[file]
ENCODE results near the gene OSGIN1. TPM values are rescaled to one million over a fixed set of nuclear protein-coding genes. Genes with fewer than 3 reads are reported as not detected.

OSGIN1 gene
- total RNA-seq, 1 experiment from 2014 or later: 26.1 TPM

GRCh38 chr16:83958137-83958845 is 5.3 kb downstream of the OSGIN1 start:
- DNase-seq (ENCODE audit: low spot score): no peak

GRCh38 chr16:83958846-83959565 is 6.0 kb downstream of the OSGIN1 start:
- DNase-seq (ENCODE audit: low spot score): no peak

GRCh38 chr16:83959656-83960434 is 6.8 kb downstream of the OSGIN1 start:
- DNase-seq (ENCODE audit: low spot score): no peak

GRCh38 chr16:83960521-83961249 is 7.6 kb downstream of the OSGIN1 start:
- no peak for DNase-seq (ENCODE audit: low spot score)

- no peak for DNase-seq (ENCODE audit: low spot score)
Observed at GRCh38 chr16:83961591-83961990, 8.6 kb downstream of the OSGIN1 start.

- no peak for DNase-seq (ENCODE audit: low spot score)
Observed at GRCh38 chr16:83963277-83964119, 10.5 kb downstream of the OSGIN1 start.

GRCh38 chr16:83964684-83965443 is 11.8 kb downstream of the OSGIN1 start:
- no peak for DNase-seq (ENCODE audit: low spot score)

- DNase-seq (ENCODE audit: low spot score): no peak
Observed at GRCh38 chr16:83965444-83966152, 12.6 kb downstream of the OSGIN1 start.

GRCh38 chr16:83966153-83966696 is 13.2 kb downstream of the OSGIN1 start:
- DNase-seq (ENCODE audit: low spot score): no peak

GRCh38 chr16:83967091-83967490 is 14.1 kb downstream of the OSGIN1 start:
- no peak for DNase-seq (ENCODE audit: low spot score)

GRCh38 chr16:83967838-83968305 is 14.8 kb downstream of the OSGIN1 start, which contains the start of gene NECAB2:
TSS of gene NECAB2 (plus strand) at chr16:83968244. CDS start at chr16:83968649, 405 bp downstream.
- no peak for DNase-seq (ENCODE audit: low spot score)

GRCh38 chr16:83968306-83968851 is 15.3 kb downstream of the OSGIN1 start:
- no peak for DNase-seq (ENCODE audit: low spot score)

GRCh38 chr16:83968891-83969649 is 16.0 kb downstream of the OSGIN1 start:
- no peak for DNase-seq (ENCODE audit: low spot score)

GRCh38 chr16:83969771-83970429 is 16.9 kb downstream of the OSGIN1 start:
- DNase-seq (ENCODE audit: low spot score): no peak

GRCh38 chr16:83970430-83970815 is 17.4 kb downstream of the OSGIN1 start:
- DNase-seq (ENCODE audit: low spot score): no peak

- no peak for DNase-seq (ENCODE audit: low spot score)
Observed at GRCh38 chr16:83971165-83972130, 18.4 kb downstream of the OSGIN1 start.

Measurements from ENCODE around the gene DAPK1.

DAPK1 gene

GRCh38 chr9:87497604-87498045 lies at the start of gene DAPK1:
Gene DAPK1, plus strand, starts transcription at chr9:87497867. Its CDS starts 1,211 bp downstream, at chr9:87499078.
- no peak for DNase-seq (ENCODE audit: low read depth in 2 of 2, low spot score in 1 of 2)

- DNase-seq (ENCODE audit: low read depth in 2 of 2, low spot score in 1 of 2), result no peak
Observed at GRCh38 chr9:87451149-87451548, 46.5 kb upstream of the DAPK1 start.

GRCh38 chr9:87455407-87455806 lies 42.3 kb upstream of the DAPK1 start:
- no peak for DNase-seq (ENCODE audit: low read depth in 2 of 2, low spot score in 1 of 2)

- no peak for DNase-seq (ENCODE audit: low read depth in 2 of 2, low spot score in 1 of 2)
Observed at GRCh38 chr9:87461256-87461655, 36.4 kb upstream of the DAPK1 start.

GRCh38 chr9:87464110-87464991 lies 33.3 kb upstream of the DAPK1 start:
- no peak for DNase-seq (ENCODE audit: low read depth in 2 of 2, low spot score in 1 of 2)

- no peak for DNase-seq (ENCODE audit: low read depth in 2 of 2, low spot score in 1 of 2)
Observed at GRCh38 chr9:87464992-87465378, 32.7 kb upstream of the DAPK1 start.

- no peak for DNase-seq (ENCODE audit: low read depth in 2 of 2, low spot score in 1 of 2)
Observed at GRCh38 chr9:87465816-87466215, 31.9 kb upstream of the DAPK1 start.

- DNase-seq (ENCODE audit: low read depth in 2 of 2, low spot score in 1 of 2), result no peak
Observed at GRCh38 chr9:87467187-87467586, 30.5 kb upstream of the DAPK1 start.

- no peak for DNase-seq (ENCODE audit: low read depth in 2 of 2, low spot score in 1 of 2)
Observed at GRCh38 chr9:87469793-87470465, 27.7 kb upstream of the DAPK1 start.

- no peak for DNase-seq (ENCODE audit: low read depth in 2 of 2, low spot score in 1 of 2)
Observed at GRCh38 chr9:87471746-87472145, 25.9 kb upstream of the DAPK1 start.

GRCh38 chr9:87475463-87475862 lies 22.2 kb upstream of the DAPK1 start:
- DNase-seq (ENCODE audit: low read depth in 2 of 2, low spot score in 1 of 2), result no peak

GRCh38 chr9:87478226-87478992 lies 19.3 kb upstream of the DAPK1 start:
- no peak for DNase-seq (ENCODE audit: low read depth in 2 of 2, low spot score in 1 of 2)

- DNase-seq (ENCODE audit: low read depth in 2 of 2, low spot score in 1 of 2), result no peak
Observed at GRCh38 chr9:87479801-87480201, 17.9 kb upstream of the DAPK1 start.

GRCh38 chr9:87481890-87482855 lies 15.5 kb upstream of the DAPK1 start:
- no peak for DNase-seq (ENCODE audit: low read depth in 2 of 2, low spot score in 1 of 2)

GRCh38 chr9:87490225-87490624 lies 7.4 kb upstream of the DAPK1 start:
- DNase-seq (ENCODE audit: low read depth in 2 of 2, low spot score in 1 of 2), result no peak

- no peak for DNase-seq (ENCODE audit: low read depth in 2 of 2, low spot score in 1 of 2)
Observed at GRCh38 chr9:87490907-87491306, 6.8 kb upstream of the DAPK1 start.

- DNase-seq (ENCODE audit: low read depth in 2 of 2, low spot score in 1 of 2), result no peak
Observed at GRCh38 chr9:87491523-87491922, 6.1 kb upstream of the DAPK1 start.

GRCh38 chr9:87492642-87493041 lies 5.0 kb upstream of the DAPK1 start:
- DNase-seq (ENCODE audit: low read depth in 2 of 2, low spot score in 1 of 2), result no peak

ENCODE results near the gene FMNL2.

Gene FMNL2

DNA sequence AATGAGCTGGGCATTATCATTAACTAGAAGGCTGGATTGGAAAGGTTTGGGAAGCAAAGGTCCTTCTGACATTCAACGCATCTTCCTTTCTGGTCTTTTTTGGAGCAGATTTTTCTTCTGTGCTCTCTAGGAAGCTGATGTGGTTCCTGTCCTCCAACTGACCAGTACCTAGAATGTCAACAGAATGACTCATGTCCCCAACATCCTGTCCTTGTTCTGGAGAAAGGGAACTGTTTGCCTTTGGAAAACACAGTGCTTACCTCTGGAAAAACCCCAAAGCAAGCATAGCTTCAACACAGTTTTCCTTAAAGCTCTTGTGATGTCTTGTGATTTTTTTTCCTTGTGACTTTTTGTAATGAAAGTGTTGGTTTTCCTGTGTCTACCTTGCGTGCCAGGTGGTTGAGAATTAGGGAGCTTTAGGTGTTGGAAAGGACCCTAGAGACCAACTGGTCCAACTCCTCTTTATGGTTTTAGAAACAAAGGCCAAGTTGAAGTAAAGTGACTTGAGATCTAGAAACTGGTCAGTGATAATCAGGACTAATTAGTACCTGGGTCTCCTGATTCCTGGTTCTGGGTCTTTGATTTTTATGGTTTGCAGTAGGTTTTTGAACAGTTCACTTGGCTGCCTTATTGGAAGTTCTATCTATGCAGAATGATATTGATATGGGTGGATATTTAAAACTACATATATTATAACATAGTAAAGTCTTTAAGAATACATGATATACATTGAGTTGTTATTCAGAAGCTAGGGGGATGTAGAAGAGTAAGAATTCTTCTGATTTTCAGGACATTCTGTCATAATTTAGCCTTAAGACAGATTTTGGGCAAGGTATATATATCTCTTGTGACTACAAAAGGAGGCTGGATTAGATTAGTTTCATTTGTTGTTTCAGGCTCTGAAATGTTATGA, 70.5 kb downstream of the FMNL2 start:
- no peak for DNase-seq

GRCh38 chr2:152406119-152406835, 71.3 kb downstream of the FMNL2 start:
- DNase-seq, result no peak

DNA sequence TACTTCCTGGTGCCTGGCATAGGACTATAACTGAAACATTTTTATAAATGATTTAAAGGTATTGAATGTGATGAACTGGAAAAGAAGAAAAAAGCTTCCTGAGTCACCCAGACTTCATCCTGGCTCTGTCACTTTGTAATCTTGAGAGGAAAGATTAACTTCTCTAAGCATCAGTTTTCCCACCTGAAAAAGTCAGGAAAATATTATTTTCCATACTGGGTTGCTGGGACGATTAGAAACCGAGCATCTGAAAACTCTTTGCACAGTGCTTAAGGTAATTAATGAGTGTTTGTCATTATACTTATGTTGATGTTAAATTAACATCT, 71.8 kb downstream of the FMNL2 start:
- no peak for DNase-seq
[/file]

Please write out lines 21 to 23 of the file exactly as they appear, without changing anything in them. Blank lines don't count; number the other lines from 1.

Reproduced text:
- DNase-seq (ENCODE audit: low spot score): no peak

GRCh38 chr16:83967091-83967490 is 14.1 kb downstream of the OSGIN1 start:
- no peak for DNase-seq (ENCODE audit: low spot score)